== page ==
It seems likely that Coronavirus will be with us for some time. This post considers the situation purely in the UK.
There is promising news from the vaccine trials. But at the same time there is also evidence that the antibodies from a (live) coronavirus infection wear off within a matter of months. This is consistent with the known behaviour of other coronaviruses. (There is also some evidence that some residual immunity remains and a second infection may be less severe).  There is no particular reason to think that any vaccine will produce a more long-lasting immune response than the virus itself, (though apparently this is a theoretical possibility).
There are additional problems with a vaccine. It will be a huge logistical exercise to vaccinate an entire population. It will be an even bigger logistical exercise to do this every 6 months. In reality many people will not take the vaccine. This may be especially so for young people who know they are not really at risk from it (as a rule).
The mortality rate of Covid-19 is not yet known. It is difficult to work out based on the ratio of positive tests to deaths given that the number of positive tests is very much an artefact of the testing policy of any one country. Initial estimates from the UK’s senior health advisers put the true mortality rate at less than 1%.  This is probably higher than the mortality rate for flu. I’ve seen figures of 0.1% to 0.2% for flu. (See  though this paper doesn’t give a source). Coronavirus also seems to be more infectious than flu. One study gives R numbers for flu at less than 2.  It appears that the (relatively?) unchecked R number for Coronavirus is over 2.5.  – So Coronavirus and the disease it causes, Covid-19, is both more deadly and more infectious than flu. A difference between 0.1% mortality and (say) 1% mortality does seem significant. Out of a population sample of 100,000 it is the difference between 100 people dying and 1000 people dying. Out of a population sample of one million it is the difference between 1,000 people dying and 10,000 people dying.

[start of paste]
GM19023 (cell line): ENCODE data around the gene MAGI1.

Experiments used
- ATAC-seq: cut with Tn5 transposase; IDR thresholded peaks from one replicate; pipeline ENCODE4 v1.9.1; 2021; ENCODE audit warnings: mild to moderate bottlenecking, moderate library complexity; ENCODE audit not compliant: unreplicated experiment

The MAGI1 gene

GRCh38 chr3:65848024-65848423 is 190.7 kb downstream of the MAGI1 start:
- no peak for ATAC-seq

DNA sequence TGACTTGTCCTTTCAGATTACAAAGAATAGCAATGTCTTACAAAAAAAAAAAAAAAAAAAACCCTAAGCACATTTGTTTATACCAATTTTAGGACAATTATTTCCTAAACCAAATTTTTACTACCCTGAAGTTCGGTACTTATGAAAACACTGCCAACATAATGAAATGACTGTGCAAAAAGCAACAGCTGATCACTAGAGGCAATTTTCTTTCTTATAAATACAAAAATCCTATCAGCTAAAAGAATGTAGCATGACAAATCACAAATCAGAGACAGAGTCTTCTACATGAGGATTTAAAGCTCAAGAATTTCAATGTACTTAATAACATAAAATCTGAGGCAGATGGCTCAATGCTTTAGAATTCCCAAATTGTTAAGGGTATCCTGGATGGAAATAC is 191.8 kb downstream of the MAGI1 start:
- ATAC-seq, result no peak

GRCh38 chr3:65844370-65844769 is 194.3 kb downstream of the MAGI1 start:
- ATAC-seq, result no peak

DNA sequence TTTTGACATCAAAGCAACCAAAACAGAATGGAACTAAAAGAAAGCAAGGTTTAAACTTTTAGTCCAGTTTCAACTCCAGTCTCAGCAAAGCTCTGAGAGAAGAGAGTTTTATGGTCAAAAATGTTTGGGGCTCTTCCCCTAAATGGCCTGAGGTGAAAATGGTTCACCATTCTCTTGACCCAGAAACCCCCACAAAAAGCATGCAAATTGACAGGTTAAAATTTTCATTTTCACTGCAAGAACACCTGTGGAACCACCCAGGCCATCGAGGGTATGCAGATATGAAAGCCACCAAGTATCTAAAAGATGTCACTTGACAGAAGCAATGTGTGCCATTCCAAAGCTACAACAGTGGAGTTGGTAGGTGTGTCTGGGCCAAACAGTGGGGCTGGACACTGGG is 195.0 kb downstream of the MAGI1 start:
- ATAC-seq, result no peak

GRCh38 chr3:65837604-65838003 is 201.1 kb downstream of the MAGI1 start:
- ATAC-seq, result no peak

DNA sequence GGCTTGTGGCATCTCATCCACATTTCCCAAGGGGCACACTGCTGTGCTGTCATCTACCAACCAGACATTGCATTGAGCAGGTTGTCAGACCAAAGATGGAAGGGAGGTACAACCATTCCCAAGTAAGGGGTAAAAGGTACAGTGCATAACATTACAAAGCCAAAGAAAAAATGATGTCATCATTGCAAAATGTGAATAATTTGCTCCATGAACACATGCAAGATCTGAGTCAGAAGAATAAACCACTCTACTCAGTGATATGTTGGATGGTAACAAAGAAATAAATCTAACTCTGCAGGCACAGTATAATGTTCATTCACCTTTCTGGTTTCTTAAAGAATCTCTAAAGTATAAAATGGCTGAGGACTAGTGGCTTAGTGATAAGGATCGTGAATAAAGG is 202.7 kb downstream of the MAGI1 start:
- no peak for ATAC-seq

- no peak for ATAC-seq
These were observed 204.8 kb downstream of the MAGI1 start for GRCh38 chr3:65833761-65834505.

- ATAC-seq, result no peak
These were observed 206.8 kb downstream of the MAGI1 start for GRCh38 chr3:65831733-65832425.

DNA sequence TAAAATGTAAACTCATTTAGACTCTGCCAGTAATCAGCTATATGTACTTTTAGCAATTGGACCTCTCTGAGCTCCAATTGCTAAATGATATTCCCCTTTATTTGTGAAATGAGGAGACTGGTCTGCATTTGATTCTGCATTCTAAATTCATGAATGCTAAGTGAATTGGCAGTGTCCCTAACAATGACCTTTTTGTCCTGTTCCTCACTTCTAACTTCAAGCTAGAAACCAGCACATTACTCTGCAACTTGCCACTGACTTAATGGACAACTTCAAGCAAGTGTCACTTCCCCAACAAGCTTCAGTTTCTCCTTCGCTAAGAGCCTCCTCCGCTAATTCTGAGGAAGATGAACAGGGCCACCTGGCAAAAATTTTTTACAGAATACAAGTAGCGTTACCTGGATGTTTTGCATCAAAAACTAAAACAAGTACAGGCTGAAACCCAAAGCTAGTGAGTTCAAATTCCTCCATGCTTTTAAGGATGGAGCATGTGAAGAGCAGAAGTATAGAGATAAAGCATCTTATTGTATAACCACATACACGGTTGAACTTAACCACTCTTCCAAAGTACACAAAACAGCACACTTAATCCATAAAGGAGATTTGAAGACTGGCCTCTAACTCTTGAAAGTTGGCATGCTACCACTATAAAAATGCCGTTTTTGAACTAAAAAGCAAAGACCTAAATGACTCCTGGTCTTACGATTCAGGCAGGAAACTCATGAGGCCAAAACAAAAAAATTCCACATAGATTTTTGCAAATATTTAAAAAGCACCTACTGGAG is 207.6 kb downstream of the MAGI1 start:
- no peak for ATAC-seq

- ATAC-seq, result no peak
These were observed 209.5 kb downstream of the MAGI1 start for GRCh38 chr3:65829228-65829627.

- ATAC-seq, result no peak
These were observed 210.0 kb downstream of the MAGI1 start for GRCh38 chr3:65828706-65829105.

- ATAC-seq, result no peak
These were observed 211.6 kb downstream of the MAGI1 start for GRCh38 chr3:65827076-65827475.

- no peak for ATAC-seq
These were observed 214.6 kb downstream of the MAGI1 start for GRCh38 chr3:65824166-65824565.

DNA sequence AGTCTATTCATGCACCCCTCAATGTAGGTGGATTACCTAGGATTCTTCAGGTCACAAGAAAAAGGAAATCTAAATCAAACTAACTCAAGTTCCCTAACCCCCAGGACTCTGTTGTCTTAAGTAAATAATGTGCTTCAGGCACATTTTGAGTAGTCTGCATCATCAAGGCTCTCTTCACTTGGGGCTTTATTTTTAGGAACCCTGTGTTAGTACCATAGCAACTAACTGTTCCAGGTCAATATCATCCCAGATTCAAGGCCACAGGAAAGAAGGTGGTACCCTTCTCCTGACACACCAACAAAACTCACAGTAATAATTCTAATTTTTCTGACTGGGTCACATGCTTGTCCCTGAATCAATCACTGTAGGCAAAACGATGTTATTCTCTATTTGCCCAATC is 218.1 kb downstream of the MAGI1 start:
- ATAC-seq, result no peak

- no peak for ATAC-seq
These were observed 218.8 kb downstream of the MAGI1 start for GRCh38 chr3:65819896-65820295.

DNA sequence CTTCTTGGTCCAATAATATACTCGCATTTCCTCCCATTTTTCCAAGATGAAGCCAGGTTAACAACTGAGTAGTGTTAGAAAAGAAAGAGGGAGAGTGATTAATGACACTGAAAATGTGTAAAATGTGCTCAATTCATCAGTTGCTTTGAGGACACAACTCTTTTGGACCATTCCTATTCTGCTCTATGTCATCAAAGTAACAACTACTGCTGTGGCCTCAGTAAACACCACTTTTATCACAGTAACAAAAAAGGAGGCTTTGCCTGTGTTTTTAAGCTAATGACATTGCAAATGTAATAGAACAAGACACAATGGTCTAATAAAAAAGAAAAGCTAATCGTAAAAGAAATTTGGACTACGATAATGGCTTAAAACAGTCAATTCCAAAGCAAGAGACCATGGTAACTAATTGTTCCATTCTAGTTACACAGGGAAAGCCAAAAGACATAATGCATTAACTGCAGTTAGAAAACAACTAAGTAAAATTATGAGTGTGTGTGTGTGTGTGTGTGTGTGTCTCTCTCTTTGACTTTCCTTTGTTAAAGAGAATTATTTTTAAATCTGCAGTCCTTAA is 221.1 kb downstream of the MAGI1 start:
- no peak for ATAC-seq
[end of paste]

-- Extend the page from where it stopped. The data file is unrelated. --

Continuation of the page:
Mortality for Covid-19 is much higher in the elderly and in those with existing conditions. This is the same for flu (though it seems that obesity is an especially dangerous comorbidity for Covid-19). This means (and I’m not doing the maths here) that mortality rates in a sample which excludes the elderly and those with comorbidities will be much lower. It is quite possible that in this sample the mortality rate will approximate to, say, 0.25%. (This figure is a wild guess based simply on the 1% figure from the UK’s Health Authorities together with the knowledge that the disease really does disproportionally affect the elderly and those with comorbidities; nonetheless there are at least grounds for thinking it will be substantially less than 1%). Let’s make the optimistic assumption that the Oxford vaccine does indeed prove effective. That it confers a high level of immunity and, crucially, it works well in older people. There is evidence that this may be the case.